The Blue Mountain Franciscan Church
Sermon Preached at Springwood on Sunday 9th October 2016:
TWENTY-FIRST SUNDAY AFTER PENTECOST.YR C.
Gospel: Luke 17:11-19
“One of the lepers, realizing that he had been healed, returned, glorifying God in a loud voice; and he fell at the feet of Jesus and thanked him. Jesus said in reply, “Ten were cleansed, were they not? Where are the other nine?”
An old preacher was dying. He sent a message for his banker and his lawyer, both church members, to come to his home.
When they arrived, they were ushered up to his bedroom. As they entered the room, the preacher held out his hands and motioned for them to sit on each side of the bed. The preacher grasped their hands, sighed contentedly, smiled, and stared at the ceiling. For a time, no one said anything. Both the banker and lawyer were touched and flattered that the preacher would ask them to be with him during his final moments. They were also puzzled; the preacher had never given them any indication that he particularly liked either of them. They both remembered his many long, uncomfortable sermons about greed, covetousness, and avaricious behaviour that made them squirm in their seats.
Finally, the banker said, “Preacher, why did you ask us to come?”
The old preacher mustered up his strength and then said weakly, “Jesus died between two thieves, and that’s how I want to go.”
In the Name of the One God, Father, Son and Holy Spirit. Amen.
Whether you are a believer in Jesus Christ or a person who does not even believe in God, the fact is, God has blessed you far more than you realise and far more than you deserve. It is important to understand how to respond properly to God’s abundant blessings. To be oblivious to the fact that God is blessing you or, even worse, to take credit for His blessings as if you earned them by your own efforts, would be to slight God. The only proper response is to glorify Him from a thankful heart.
The grateful Samaritan leper is another of the great saints of Luke’s Gospel. Terrified communities would cast out lepers from their midst, leaving them to fend for themselves outside the gates of their cities. This group of lepers included both Jews (Galileans) and Samaritans – they are so desperate in their plight that the bitter animosity between Jew and Samaritan evaporates in their need to depend on one another.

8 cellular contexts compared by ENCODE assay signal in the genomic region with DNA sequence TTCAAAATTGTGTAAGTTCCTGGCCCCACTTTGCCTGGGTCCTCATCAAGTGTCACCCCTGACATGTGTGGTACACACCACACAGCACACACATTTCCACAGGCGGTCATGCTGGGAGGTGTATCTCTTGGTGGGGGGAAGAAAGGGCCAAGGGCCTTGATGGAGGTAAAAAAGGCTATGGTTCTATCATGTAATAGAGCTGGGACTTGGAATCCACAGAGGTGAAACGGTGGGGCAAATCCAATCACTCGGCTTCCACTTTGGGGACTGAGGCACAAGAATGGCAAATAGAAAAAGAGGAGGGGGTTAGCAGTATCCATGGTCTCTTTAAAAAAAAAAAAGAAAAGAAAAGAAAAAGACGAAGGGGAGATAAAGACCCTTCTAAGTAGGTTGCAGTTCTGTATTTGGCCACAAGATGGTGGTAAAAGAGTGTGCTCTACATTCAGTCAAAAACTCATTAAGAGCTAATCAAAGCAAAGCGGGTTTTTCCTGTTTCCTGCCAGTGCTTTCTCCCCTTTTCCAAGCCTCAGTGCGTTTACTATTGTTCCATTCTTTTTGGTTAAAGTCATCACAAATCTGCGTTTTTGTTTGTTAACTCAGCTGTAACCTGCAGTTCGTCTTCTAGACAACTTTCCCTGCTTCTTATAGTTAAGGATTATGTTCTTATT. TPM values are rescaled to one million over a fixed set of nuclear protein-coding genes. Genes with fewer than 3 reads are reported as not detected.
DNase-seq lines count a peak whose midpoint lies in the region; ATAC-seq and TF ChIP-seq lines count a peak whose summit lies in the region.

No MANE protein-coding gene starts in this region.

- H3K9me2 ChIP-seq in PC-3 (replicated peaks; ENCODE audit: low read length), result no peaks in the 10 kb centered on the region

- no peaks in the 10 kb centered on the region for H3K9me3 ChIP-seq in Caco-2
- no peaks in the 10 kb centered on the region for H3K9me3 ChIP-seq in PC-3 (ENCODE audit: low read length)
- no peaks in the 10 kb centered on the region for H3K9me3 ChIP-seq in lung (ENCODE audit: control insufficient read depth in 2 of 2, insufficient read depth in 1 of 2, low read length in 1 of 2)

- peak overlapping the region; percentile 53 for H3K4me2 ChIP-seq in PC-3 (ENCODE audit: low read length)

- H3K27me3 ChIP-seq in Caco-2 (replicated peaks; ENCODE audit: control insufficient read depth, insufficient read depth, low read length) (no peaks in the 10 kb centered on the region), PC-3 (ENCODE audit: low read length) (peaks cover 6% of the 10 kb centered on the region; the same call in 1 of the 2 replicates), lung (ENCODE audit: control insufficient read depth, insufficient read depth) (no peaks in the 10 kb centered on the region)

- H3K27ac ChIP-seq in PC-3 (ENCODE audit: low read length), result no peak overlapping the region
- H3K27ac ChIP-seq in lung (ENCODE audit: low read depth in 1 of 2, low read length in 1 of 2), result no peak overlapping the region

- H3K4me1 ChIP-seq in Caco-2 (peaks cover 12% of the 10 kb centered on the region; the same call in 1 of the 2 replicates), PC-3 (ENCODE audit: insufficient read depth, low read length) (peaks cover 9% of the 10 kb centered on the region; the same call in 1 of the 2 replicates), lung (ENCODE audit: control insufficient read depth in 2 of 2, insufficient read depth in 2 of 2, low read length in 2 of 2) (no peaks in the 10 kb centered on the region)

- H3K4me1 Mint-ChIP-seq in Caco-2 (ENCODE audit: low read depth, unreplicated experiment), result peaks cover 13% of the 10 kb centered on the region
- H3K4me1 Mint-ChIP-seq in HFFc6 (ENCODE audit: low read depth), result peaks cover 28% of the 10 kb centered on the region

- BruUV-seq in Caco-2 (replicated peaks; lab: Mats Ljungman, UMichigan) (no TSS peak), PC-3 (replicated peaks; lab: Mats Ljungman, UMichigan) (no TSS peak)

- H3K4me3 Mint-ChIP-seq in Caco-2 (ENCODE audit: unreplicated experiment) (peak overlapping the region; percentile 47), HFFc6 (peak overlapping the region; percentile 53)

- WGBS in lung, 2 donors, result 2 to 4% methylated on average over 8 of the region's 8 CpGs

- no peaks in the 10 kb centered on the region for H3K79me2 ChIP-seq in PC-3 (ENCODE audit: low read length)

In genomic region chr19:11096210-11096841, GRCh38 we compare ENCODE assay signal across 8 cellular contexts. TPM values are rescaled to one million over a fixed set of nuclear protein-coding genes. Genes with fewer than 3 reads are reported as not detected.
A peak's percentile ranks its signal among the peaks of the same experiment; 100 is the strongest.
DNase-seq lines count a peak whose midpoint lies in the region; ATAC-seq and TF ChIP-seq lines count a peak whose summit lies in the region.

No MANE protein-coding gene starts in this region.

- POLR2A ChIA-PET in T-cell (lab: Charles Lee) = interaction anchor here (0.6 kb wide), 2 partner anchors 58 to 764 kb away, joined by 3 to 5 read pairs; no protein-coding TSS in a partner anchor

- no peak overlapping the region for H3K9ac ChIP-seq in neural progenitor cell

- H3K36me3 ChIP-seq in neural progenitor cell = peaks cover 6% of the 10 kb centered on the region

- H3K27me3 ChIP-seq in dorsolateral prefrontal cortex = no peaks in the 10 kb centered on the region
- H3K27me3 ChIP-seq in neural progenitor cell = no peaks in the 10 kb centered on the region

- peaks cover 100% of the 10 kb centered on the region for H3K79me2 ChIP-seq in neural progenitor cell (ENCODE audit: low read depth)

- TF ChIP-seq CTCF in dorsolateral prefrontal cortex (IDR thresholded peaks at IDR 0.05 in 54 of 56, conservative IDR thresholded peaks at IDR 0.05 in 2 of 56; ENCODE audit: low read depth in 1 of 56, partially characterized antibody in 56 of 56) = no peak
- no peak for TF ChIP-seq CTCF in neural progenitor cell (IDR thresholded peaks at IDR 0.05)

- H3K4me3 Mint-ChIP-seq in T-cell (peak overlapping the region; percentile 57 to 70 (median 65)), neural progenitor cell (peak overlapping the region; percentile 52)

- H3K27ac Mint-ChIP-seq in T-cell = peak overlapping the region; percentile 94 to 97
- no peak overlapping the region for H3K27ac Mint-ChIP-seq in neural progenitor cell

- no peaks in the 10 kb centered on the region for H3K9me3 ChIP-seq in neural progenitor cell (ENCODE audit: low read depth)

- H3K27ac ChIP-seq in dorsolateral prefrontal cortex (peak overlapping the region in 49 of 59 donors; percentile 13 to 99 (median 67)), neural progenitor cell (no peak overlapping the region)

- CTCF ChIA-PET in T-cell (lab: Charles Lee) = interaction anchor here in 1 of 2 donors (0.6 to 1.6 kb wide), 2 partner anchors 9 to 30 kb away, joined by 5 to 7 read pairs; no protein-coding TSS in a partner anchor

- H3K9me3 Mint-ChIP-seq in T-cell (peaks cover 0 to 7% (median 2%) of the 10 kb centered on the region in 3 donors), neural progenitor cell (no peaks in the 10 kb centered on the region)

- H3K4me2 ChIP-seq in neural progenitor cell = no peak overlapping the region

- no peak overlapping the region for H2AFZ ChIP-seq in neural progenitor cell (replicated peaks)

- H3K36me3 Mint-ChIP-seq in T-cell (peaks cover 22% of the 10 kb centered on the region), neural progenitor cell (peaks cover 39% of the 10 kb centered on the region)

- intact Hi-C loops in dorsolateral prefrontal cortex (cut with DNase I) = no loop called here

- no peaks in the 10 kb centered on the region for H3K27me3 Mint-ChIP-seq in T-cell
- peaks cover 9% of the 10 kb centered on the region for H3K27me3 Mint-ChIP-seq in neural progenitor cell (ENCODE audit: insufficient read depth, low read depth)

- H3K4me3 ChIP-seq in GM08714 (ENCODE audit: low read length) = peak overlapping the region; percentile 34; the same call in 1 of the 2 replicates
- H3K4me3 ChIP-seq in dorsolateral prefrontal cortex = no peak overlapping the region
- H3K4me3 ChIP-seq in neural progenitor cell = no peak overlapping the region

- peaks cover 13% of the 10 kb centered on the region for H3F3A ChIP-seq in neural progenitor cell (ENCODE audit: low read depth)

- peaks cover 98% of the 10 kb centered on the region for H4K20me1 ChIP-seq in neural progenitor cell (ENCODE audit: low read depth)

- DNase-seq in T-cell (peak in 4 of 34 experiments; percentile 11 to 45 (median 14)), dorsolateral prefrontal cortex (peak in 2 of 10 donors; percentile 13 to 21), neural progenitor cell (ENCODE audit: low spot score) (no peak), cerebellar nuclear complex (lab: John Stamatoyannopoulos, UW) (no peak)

According to the Law, they keep their distance but they recognise Jesus and cry out to Him for mercy.
Rather than drawing near and touching them, as He did with the leper in Luke 5:13, Jesus simply instructs them to go and show themselves to the priests. There would be no point in such action unless they were cleansed of their leprosy, and yet at this point they were not cleansed. They had to act with obedient faith.
In sending the lepers off to those who can legally verify a cure rather than curing them outright, Jesus puts the lepers’ faith to the test. Only one – one of those despised Samaritans – realises not only that he has been made clean but that he has been touched by God. His returning to Jesus to give thanks reflects the healing that has taken place within the leper’s soul. Faith is the recognition of the great love and compassion of God, a recognition that moves us to praise and acts of thanksgiving.
Like the leper in today’s Gospel, we realise that we have been cured despite the “illnesses” we face, that our blessings far outweigh our struggles, that we have reason to rejoice and hope despite the sadness and anxieties we must cope with.
There are still “lepers” among us, people we have consciously or unconsciously cast out of society’s gates by fear, mistrust and self-interest. They are the lepers – but we suffer the disease.
Faith begins with the practice of gratitude, gratitude that is grounded in the conviction that God has breathed his life into us for no other reason than love so deep we cannot begin to fathom it — and that the only fitting response we can make to such unexplainable and unmerited love is to stand humbly before God in quiet, humble gratitude.
Gratitude is the perspective of seeing every human being as worthy of respect as a child of God; it is an attitude of simple humility before all men and woman, respecting them as our brothers and sisters, regardless of whatever differences in social status, age, or education. Gratitude requires the humility both to give from our poverty and to receive despite our wealth and status.
And so I end this sermon by quoting from today’s Gospel passage:
“One of them, when he saw he was healed, came back, praising God in a loud voice. He threw himself at Jesus’ feet and thanked him — and he was a Samaritan. Jesus asked, ‘Were not all ten cleansed? Where are the other nine?’ ” (17:15-17)
My friends, brothers and sisters, my prayer is that not only for me, but for all of us is, God grant that we will on occasion be thankful enough to be boisterously thankful. Thankful enough to throw ourselves at Jesus’ feet. And thankful enough to voice Jesus’ question as our own, “Where are the other nine?” and help them find their way home, too.
- Wikipedia. 2016. File:Brooklyn Museum – The Healing of Ten Lepers (Guérison de dix lépreux) – James Tissot – overall.jpg – Wikipedia, the free encyclopedia. [ONLINE] Available at:https://en.wikipedia.org/wiki/File:Brooklyn_Museum_-_The_Healing_of_Ten_Lepers_(Gu%C3%A9rison_de_dix_l%C3%A9preux)_-_James_Tissot_-_overall.jpg. [Accessed 09 October 2016].
- Image by J J Tissot series – The Life of Christ
- This image was uploaded as a donation by the Brooklyn Museum, and is considered to have no known copyright restrictions by the institutions of the Brooklyn Museum.Note: While the Brooklyn Museum cannot make an absolute statement on copyright status for legal reasons, it supports and encourages the Wikimedia community in researching and applying the copyright status tag that is most appropriate for their purposes.